Hua Hin, Cha-Am, Pranburi and Khao Takiab are located only a short distance from Bangkok, and are ideal locations for a short respite from the rigors of the Thai capital or even a full-fledged holiday in the tropical sun. It’s been a fashionable weekend retreat for Royalty and high society since the 1920s, and the same appeal it had back then is still evident today.
Beaches, water sports, historical sites, golf courses, shopping opportunities and much more await visitors to this trio of tropical resorts. Less hectic and more laid-back than Pattaya, they are ideal for families and travellers who want to take life easy while enjoying a never-to-be forgotten holiday in the tropics. Its scenery is inspiring, dining experiences will delight your taste buds, and the hospitality of locals will charm you.
• How to get there
Hua Hin is about a 3 to 4-hour bus ride heading south from Bangkok. If you like a leisurely jaunt through the countryside then maybe you should consider the train, which takes a little longer, but can make for a very interesting trip. You will also arrive at one of the most popular attractions, the Hua Hin Railway Station.
• Food and Accommodation
Hua Hin has an up-market reputation but is none the less an affordable destination. Local food and small restaurants abound and is on par price-wise with the rest of the country. The top-end hotels and some of the beach seafood bars may cost a little more, but there are plenty of 3-star options as well. As usual the Thai food is exceptional, especially the fresh seafood.
• Health and Safety
As it is not too far from Bangkok, healthcare should not be an issue. Hua Hin has a few smaller provincial hospitals and clinics. Being a little more sedate and suited to families, the risk of petty crime is probably less than some of the more active nightlife places, but you should still be attentive to your belongings. Use common sense and you will be fine.
• Where to go
The best things to do in Hua Hin are tailor made for family fun by the seaside. It is true that most Thais envisage Hua Hin as a romantic and elegant gateway holiday destination, a notion started off about 100 years ago when the Royal Family members and the well to do would spend their summers here. As a result, Hua Hin now has countless lovely seaside houses, villas and a few attractive vintage summer palaces. These are all popular Hua Hin attractions, but the newer, purpose-built shopping and sightseeing villages mean there is something for all generations.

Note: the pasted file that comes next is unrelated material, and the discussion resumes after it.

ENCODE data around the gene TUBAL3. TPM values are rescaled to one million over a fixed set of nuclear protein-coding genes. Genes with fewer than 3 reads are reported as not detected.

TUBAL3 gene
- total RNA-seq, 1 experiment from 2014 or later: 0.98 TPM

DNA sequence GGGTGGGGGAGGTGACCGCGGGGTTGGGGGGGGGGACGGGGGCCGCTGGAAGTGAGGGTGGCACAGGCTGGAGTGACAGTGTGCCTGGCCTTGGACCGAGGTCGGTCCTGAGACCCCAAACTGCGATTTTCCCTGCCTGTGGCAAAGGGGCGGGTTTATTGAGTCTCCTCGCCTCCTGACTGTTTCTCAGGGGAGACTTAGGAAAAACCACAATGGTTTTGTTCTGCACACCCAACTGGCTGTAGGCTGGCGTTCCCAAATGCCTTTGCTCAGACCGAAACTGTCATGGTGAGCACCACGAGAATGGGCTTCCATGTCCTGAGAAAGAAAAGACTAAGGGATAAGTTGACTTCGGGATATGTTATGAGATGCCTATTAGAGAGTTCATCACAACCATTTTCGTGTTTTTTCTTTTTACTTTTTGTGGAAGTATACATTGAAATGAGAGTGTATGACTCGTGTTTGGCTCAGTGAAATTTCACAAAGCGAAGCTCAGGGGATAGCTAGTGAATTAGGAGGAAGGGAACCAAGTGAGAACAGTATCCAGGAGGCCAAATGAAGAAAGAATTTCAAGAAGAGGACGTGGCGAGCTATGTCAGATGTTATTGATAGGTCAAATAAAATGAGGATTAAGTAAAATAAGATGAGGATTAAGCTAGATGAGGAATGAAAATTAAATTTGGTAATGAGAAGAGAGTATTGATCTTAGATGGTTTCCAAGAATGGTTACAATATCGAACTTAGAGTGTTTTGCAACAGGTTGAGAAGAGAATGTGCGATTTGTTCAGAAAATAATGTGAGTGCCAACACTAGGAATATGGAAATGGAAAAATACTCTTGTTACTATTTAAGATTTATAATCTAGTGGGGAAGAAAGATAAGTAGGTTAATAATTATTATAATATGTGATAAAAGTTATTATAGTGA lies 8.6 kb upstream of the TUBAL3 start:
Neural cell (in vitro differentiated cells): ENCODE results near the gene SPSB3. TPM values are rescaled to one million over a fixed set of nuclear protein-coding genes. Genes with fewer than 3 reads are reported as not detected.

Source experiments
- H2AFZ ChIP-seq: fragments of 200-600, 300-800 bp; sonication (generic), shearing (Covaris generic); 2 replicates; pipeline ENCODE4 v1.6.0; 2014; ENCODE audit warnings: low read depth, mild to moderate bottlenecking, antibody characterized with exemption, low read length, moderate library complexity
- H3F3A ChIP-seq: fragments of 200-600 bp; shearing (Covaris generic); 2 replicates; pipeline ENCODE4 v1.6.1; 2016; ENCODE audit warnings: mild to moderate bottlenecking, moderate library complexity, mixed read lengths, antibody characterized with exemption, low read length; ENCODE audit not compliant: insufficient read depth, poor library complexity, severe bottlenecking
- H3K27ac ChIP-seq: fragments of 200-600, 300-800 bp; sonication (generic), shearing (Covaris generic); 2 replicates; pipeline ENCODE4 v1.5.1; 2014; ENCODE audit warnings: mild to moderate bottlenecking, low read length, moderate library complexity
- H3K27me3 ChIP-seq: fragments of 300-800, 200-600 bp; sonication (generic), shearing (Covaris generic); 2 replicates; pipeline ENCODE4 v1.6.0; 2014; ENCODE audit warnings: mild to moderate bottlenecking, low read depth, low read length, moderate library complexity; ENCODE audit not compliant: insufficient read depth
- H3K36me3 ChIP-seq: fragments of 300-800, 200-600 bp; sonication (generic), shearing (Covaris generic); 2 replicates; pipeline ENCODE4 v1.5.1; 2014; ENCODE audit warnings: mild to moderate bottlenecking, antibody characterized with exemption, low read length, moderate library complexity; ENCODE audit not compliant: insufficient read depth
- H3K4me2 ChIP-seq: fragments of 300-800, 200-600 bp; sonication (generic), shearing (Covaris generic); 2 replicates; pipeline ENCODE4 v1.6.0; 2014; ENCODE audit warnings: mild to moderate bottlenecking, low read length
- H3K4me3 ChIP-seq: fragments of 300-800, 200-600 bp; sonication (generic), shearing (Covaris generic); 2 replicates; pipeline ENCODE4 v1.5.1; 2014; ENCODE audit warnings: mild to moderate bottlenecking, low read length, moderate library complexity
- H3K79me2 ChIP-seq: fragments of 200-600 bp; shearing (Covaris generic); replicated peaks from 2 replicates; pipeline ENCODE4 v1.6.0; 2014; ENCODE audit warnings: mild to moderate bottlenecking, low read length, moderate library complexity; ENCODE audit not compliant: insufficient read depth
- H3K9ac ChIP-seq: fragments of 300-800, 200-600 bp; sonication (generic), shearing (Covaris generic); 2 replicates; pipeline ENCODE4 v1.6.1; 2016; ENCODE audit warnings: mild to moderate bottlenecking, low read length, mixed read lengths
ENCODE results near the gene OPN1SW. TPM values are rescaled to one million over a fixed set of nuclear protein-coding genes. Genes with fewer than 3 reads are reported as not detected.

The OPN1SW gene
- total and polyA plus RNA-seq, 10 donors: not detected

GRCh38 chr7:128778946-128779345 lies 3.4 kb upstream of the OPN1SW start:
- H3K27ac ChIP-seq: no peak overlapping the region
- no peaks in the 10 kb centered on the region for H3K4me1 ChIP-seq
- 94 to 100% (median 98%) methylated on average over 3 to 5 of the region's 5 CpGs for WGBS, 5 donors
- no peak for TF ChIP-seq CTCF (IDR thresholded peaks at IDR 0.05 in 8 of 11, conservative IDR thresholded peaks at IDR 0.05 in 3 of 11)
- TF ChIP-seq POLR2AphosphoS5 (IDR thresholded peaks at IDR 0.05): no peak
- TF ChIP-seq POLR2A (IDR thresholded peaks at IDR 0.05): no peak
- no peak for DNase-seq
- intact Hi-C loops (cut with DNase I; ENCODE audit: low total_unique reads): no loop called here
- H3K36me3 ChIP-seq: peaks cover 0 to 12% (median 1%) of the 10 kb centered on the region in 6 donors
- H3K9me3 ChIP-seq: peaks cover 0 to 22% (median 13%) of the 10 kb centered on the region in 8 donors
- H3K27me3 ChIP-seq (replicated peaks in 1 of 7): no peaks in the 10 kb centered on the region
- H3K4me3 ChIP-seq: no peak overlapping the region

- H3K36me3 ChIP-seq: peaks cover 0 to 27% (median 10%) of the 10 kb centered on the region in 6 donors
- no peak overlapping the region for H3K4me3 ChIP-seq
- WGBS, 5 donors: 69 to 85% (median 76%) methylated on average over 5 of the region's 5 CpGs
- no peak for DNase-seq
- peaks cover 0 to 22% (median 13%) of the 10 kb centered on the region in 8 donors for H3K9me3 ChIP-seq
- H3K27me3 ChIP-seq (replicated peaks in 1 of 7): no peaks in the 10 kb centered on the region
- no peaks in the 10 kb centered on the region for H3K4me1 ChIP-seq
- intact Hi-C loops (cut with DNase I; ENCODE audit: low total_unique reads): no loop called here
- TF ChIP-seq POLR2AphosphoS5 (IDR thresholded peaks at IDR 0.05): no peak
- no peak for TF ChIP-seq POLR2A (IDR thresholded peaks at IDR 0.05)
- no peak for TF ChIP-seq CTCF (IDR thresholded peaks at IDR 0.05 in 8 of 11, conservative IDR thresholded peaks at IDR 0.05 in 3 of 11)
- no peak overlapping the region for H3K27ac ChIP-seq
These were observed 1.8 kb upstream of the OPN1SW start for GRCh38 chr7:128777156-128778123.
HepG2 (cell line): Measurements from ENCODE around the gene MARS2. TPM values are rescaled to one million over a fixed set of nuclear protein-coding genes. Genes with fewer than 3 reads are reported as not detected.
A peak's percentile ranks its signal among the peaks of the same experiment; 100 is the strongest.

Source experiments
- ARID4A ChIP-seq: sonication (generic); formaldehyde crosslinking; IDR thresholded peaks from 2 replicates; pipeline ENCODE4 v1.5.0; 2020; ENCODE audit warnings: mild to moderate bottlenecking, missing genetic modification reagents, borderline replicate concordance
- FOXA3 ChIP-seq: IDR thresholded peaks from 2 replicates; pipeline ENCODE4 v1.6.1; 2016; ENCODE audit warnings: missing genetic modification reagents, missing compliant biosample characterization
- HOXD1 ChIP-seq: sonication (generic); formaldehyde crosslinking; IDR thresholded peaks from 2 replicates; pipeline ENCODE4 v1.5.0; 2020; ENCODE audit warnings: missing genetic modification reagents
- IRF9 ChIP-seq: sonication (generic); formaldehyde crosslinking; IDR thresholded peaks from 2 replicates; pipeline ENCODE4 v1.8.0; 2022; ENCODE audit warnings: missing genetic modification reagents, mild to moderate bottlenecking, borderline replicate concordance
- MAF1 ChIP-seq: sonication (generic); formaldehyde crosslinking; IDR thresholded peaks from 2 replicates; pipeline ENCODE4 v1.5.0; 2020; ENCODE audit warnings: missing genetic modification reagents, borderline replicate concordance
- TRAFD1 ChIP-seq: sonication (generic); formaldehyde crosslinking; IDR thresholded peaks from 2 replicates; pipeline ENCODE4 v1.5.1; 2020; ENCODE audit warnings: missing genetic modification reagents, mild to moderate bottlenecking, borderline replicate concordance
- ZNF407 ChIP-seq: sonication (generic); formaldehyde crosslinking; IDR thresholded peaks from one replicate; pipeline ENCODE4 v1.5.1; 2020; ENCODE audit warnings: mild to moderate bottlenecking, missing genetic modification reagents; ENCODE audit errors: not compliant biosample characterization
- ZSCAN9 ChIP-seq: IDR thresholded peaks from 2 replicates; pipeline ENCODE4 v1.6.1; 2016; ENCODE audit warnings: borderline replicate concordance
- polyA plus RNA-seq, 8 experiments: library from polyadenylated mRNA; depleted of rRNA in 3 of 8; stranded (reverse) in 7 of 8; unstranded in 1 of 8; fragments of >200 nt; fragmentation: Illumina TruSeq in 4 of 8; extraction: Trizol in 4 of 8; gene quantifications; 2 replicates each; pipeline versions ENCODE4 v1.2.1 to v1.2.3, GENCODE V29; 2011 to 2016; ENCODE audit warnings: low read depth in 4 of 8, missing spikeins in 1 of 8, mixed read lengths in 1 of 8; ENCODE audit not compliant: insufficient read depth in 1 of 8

Hua Hin is usually full of people taking a break from Bangkok at weekends and as it’s just a short drive away its popularity has remained. Much of Hua Hin’s attraction lies in the town’s charming old-world feel, best illustrated in Hua Hin Railway Station and the Maruekhathaiyawan Palace.
Like so much in Hua Hin, this summer seaside palace was built in the early 1920s during the reign of King Rama VI. It was designed by an Italian architect and features lots of verandas, latticework and covered boardwalks using golden teak from the demolished Hat Chao Samran Palace. The beautiful passage from them leading to the sea is one of the many charming features of the complex.
Set on a vast manicured landscape fronting idyllic Cha Am Beach, the candy-coloured mansion comprises three one-storey pavilions with more than 1,000 pillars supporting them to avoid flood damage. All buildings are connected by covered boardwalks, designed to catch cool breezes from all directions, leading all the way to the beachfront.
When approached from afar, the sight of the palace against the backdrop of white sands and cerulean-blue sea conjures up an image of a place suspended in time. You can almost imagine court servants scurrying down the corridors, going about their daily business, while the king and royal consorts take residence in the royal chambers.
Back in those days, each of the three buildings had clearly defined functions. A series of halls located in the south wing served as the residence of the king and royal consorts. These consisted of royal sitting and relaxing rooms, the royal chamber of the princess consort and a reading room. The north wing served as accommodation for court servants, and the two-story open pavilion or ‘Samoson Sewakamat Hall’ served as the official venue for royal functions as well as for theatre and entertainment.
Today, the royal halls and chambers are set up as a walk-through museum, decorated with royal artifacts and framed vintage photographs. Photography is not permitted in some of the rooms, and be sure to dress respectfully when you go (no shorts, skirts, tank tops or strappy tops).
Hua Hin Railway Station
Built during the reign of King Rama VI, and only a short distance from the centre of town, Hua Hin's railway station and adjacent royal waiting room are undeniably attractive. The brightly painted wooden buildings that are Thai in concept and design somehow manage to have a 'Victorian' feel to them. Even if you don't arrive at the resort by train, go and have a look. It’s charming, quirky and photogenic.